The present invention involves the role of related software developments in geometric modeling, discretization for computational analysis, and multi-discipline integration. Such developments provide a mathematical framework for geometry, grid data structures, analysis characterization, and behavior modeling. A new geometry topology framework provides a unique modeling capability to represent typical related geometry as well as provide more complete functionality for discretization, evaluation, and modeling of complex boundary representations. Also provided is the capability to facilitate the work of an integrated product team. A unique role of the foregoing software developments is performed in the design and analysis of complex structures.
A more complete appreciation of the invention and many of its attendant advantages will be readily appreciated as the same becomes better understood by reference to the following detailed description when considered in connection with the accompanying drawing wherein:
The present invention involves product modeling through use of representational methods based on the assumption that all disciplines need product model data; that a common required representation exists; and that the product model contains sufficient information to convey design intent and detail for all disciplines. A fundamental premise associated with such methods is that product model data is composed of geometry, performance and modeling process, applicable to design and engineering analysis, and that such a product model can be composed.
Characterization of shape, behavior and content are fundamental to the product modeling process. Correct shape representation is dependant on the ability to define connectedness of the structure through computational methods and not through visual reference. Pursuant to the present invention, use of mathematical methods and the relationships therebetween provides a framework for “smart” product model development necessary for multi-discipline integration in a fully capable design environment. The foregoing referred to framework consists of: (1) a Geometry and Engineering Mathematical Library (GEML) as a mathematical foundation for modeling; (2) Geometry Object Structure (GOBS) utilizing such mathematical foundation to build unique topologically connected models and allow for development of robust geometry necessary for smart product modeling; and (3) Leading Edge Advanced protyping For Ships (LEAPS) which involves a combination of GOBS modeling with property and performance data. The application of the aforesaid framework is the basis from which the environment for designing and assessing complex systems is created.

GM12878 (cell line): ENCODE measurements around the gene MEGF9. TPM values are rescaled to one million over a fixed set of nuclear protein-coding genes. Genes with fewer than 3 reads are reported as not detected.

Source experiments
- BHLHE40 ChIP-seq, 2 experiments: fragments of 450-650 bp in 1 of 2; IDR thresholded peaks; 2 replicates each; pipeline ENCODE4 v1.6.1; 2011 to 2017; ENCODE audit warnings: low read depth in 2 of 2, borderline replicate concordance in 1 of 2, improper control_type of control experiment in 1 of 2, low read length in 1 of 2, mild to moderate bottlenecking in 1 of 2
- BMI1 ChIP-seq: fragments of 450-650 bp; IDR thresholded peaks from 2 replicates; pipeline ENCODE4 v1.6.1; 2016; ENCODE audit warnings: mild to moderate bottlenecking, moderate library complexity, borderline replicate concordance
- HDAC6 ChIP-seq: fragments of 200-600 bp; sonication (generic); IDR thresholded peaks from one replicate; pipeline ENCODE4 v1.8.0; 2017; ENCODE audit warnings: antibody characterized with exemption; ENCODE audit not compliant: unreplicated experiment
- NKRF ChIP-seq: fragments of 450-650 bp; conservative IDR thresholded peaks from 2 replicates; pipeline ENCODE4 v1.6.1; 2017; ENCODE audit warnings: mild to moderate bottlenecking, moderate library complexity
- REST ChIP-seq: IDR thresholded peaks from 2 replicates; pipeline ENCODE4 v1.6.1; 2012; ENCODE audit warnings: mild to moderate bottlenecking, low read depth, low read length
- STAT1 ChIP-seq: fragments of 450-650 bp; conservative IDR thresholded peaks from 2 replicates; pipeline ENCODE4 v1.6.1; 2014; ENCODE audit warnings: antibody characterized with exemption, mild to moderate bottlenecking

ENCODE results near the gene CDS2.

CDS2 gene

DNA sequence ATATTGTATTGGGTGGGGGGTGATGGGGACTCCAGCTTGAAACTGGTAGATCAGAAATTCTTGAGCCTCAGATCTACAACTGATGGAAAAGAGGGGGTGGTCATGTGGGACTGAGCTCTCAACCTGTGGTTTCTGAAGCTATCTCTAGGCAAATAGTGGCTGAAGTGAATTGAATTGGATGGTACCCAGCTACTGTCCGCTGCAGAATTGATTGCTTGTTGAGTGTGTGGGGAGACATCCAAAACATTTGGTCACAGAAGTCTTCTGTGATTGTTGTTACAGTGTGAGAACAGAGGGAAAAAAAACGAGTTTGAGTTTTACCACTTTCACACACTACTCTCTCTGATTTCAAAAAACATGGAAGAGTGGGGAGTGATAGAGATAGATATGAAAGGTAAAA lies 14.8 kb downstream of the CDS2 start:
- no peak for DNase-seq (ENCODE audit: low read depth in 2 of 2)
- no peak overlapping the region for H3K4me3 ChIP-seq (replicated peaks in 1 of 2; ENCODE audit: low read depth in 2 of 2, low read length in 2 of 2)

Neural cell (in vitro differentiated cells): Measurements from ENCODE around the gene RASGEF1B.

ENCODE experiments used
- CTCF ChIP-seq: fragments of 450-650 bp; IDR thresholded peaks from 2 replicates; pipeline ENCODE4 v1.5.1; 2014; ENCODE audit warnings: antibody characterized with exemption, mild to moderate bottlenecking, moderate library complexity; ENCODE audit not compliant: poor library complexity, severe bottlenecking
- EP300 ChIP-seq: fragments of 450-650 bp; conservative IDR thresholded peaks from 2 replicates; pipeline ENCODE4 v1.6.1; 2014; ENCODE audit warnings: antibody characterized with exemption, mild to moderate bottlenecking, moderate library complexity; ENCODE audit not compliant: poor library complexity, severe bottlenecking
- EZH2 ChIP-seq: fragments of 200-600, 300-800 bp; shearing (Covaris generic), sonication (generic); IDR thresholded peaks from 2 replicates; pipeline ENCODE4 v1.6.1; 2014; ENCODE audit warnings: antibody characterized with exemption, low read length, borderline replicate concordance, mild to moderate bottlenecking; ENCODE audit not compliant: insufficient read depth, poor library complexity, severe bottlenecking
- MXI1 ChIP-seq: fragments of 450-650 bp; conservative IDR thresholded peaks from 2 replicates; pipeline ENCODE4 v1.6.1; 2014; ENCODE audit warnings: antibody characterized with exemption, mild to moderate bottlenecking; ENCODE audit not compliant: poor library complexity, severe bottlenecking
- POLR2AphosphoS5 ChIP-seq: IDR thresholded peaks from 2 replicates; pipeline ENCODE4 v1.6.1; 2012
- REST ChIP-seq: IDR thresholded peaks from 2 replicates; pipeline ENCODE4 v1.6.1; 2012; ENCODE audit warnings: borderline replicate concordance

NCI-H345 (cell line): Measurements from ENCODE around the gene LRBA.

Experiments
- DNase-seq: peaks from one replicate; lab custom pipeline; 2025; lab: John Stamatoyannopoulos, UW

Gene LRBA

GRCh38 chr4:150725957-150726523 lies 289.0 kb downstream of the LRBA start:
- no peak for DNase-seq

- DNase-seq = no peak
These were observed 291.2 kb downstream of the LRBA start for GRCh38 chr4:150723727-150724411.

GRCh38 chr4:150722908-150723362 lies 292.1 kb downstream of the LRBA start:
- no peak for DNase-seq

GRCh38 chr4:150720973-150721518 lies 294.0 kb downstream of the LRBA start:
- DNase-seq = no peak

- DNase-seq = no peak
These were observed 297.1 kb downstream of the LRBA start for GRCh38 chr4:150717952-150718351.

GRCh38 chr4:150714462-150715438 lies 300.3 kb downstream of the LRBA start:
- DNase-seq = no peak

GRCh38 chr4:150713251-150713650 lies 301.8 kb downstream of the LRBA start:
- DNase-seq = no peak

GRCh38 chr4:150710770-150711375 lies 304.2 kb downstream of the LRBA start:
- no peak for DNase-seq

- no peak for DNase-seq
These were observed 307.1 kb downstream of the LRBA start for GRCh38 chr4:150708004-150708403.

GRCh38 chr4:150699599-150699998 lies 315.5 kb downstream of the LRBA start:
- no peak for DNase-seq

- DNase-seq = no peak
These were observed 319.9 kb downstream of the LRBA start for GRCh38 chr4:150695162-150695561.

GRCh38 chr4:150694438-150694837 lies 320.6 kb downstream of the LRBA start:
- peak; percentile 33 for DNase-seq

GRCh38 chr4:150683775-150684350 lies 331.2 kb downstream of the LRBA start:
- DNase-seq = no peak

In regard to (1) GEML, which provides a mathematical basis for modeling, the object of such library is to: (a) develop, import, export, modify and evaluate spline based mathematics; (b) develop, modify, adapt, grid or mesh data with associated spline functions; and (c) store resultant geometry, grid, and analysis data in a common framework with dependencies maintained. Using these objects, a GEML based framework contains and controls all information relating to geometry, grids, and analysis. Since analysis is dependent on grids, and grids on geometry, the coupling of these elements in an object oriented data structure is accommodated. GEML provides for flexible representation and object dependency. It includes such features as geometry varying with time; mapped geometry; grids defined in the geometry domain, and n-dimensional functions for analysis characterization and behavior modeling.